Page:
2. How will the case affect other ‘Blaine Amendments?’
Missouri is one of 37 states with a constitutional restriction such as the Blaine Amendment limiting use of public money for religious organizations, but Missouri has one of the strictest, Severino said.
Missouri’s Blaine Amendment has been in the state constitution since 1875.
The provision is named for James G. Blaine, a congressman (and later senator and secretary of state) who sought in the 1870s to get a similar amendment to the U.S. Constitution. The Maine Republican’s effort failed, but numerous states adopted similar amendments.
The Missouri state constitution reads:
Section 7. Public aid for religious purposes—preferences and discriminations on religious grounds.—That no money shall ever be taken from the public treasury, directly or indirectly, in aid of any church, sect or denomination of religion, or in aid of any priest, preacher, minister or teacher thereof, as such; and that no preference shall be given to nor any discrimination made against any church, sect or creed of religion, or any form of religious faith or worship.
Streett said a Supreme Court ruling in favor of Trinity Lutheran Church wouldn’t necessarily strike down the other state laws, and might not even affect the Missouri law if the decision is narrow.
“It will likely be tailored to the particular facts of this case,” Streett said. “Many other states have similar laws, but they don’t apply as broadly as in Missouri.”
3. What’s the legal precedent?
It would seem like a simple case, Streett said, looking at several legal precedents that clearly prevent a religious believer from choosing between his or her faith and a state benefit.
Some examples include a case in which unemployment benefits couldn’t be withheld from a Seventh-day Adventist.
“The state concedes they are only excluding Trinity because it is a church, and they aren’t concerned with proselytizing and not concerned with discrimination,” Streett said of the Missouri case.
Further, the Supreme Court has held that allowing churches to be eligible for grants that are available for everyone else is constitutional, he said.
But it’s not simple, he said, because of a 2004 case, Locke v. Davey, in which the Supreme Court ruled 7-2 that Washington state can prohibit state-funded scholarships from going to students pursuing theology degrees.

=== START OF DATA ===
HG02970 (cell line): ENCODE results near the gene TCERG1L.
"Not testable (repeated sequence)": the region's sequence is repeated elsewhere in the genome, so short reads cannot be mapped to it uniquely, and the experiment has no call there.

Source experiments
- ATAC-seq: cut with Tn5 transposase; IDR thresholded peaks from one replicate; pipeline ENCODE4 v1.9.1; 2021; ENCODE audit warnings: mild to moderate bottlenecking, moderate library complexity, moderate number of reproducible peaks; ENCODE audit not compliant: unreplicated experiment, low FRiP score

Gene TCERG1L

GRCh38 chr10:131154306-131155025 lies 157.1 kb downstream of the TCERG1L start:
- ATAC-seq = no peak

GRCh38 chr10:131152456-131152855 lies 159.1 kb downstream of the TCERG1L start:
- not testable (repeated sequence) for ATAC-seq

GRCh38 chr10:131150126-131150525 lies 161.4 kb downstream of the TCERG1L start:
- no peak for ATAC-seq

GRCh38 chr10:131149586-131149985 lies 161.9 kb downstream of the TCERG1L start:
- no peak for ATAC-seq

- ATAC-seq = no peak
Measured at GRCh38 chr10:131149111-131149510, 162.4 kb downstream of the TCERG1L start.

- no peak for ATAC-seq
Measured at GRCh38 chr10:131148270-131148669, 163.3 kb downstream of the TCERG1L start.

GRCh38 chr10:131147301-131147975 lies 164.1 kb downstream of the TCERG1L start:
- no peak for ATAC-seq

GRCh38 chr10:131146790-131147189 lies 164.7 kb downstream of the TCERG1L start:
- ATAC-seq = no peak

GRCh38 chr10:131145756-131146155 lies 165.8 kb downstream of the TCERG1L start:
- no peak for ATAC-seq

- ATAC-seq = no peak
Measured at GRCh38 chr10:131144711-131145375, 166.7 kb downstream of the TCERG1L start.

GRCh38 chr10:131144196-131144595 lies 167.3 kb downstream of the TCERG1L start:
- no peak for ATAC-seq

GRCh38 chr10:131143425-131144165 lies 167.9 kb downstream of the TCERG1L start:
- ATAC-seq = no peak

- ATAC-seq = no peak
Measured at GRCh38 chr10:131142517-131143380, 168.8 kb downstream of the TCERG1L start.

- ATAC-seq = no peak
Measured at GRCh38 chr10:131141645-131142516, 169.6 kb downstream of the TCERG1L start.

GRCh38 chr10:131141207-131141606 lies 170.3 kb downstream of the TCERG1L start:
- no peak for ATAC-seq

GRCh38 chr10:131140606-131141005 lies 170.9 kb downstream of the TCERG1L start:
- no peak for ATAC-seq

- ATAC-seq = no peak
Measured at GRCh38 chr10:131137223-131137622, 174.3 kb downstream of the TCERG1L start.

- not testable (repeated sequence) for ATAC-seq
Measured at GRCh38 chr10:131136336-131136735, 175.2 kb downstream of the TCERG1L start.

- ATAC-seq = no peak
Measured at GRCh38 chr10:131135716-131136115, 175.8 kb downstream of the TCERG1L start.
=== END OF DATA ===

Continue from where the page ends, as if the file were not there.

The Missouri and Washington cases are very different, however, Streett said.
“At least Washington state was not hostile to religion, and would even provide scholarships to religious colleges, it just would not fund the study of theology,” Streett said. “It’s not clear Missouri has a clear historical interest.”
Luchenitser, of Americans United for Separation of Church and State, disagrees.
“I can’t ever predict how the court would rule on a particular case,” he said. “I would hope that Justice Kennedy would adhere to his decision in Locke v. Davey.”
Justice Anthony M. Kennedy sided with the majority in that case.
4. What should we expect from Gorsuch?
Gorsuch, who was sworn in April 10 as a Supreme Court justice in a Rose Garden ceremony, has ruled in three religious liberty cases that came before him as a judge on the 10th Circuit Court of Appeals.
Two challenged the Obamacare mandate that employers pay for birth control and abortion-inducing drugs for employees. Gorsuch sided with the employers, retailer Hobby Lobby and the Little Sisters of the Poor, a Catholic order of nuns, in the two separate cases.
In a lower-profile case, Yellowbear v. Lampert, Gorsuch ruled in favor of an inmate who said prison officials denied his religious freedom by not accommodating his Native American faith.
However, the newest justice has yet to rule on a funding case. So this could be different territory.
“His record on the 10th Circuit is one that supports free exercise of religion, but as a constitutionalist judge, I predict he will hear the arguments and judge both sides,” Streett told The Daily Signal during the conference call.